The Queen's Nursing Institute

The Queen's Nursing Institute works with the public, nurses and decision-makers to make sure that good quality nursing is available at home for everyone when they need it.

Healthcare at home

In this section:


Enjoy a great day out, and raise vital funds for nursing and caring charities, by visiting an open garden. Click here to find out more.

Visit the Burdett Trust website

Providing vital funding for projects that help improve patient care.

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If you are interested in nursing heritage, visit our website celebrating District Nursing around the world since 1859.

Financial and Personal Help for Nurses

In 2015 The QNI awarded over £136,000 in grants to community nurses who were experiencing financial difficulties for a variety of reasons. Mostly, they were going through periods of physical or mental illness, trying to escape domestic abuse, or experiencing other life crises, such as eviction, family health problems, marriage breakdown or bereavement.

We are proud that we can offer this assistance to our community nurses when they need us. We look at every case on an individual basis and in 2015 we helped 143 nurses, working and retired, who needed our help.

Please note we cannot help nurses in Scotland, who should contact QNI Scotland at instead. 

For example: 

Last year we were able to help and support six nurses who were escaping domestic abuse, as well as five nurses whose marriages had broken down. Others came to us when they were suffering physical or mental health difficulties and were unable to work, and for whom a drop in income had life-changing consequences. We were able to help with their utility bills, buying white goods, helping with home repairs and a variety of other things.

We also supported a number of retired Queen’s Nurses on low incomes, by paying them small regular monthly or quarterly grants, and sending hampers at Christmas.

Here are some case studies, although there are many more:

Anita’s husband left her several years ago, leaving her to bring up three young children alone. His financial support for them was always sporadic but then he stopped helping altogether. Anita began to fall into arrears with her rent and finally was facing eviction when the house she was living in was to be sold. We were able to help Anita with the deposit towards a new property and supported her for three months by sending her food vouchers.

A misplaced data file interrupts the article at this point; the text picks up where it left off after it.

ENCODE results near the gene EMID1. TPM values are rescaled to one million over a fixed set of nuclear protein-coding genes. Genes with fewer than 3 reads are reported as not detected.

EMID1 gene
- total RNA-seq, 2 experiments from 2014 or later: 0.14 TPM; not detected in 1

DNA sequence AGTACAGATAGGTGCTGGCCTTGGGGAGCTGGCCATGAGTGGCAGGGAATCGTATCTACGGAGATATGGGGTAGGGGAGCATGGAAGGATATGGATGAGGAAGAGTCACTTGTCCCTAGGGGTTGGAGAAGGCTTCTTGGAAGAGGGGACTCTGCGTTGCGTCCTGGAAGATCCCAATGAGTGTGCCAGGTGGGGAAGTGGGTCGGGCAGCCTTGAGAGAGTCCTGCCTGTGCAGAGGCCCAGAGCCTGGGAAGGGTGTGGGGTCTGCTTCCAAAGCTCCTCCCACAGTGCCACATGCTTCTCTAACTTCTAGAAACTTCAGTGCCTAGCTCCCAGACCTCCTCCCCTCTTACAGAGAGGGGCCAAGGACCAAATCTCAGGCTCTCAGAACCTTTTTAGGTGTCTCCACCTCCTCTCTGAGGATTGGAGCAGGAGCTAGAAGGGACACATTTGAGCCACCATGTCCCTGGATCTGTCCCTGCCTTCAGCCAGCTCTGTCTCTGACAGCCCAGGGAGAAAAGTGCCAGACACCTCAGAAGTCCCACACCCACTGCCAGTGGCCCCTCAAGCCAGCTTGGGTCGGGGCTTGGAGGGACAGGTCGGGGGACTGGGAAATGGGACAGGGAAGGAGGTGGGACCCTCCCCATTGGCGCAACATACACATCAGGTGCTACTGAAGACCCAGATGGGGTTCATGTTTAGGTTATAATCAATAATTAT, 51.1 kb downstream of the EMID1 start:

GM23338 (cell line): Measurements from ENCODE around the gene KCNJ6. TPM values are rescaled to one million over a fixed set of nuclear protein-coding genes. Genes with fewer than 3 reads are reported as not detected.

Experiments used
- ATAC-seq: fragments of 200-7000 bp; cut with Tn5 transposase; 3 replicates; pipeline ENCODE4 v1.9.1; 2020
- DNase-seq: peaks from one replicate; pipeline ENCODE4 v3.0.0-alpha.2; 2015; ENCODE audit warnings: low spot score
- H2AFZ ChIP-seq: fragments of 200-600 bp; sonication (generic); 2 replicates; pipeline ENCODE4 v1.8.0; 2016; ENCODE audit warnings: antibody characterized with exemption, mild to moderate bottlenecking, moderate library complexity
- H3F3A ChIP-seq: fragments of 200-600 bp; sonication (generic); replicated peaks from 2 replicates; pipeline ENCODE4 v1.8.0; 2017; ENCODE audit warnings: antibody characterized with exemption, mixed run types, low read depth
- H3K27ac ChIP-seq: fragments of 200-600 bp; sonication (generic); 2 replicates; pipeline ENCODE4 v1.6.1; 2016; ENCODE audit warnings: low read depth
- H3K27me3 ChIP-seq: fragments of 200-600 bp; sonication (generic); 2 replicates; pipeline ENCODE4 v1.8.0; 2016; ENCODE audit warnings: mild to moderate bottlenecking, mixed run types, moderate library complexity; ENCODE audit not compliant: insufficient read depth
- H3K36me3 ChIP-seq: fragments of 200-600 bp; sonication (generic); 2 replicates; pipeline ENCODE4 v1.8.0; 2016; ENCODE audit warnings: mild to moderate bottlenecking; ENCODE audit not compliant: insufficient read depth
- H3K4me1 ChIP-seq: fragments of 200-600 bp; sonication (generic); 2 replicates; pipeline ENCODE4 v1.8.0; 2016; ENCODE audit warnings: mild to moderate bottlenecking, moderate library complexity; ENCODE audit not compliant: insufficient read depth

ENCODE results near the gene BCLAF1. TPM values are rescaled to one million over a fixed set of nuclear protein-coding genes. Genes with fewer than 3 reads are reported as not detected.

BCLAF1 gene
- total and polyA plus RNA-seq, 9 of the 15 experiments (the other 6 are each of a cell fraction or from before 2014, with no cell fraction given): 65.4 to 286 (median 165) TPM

Wendy had suffered a severe stroke at a young age two years ago and had been left with right-sided weakness with no movement in right arm and hand and her speech was affected. We awarded a grant to help her adapt her car so she could still go out when she was feeling better.

Peter had separated from his wife and children and was trying to maintain the family home and pay rent for a flat nearby. He was struggling financially and not able to cope. He was awarded a grant to get him settled into his new property and then help with utility bills.

Jenny had been diagnosed with aggressive stage 3 breast cancer and was going through treatment, when her husband was made redundant. They had three children living at home. We awarded a grant to help with living expenses until they obtained their state benefits.

All names have been changed.

Educational grants

We are also proud to offer educational grants to community nurses on lower incomes who wish to undertake courses that will help them improve patient care, but are unable to find the finances needed to do so. In 2015 we awarded £8750 in educational grants. As with our financial assistance, education grants are assessed on an individual needs basis.

To find out whether you are eligible to apply, and to make an application, please see the links in the left hand menu bar.



Transition to Community

Homeless Health

Nursing Heritage Calendar

Nursing Heritage Calendar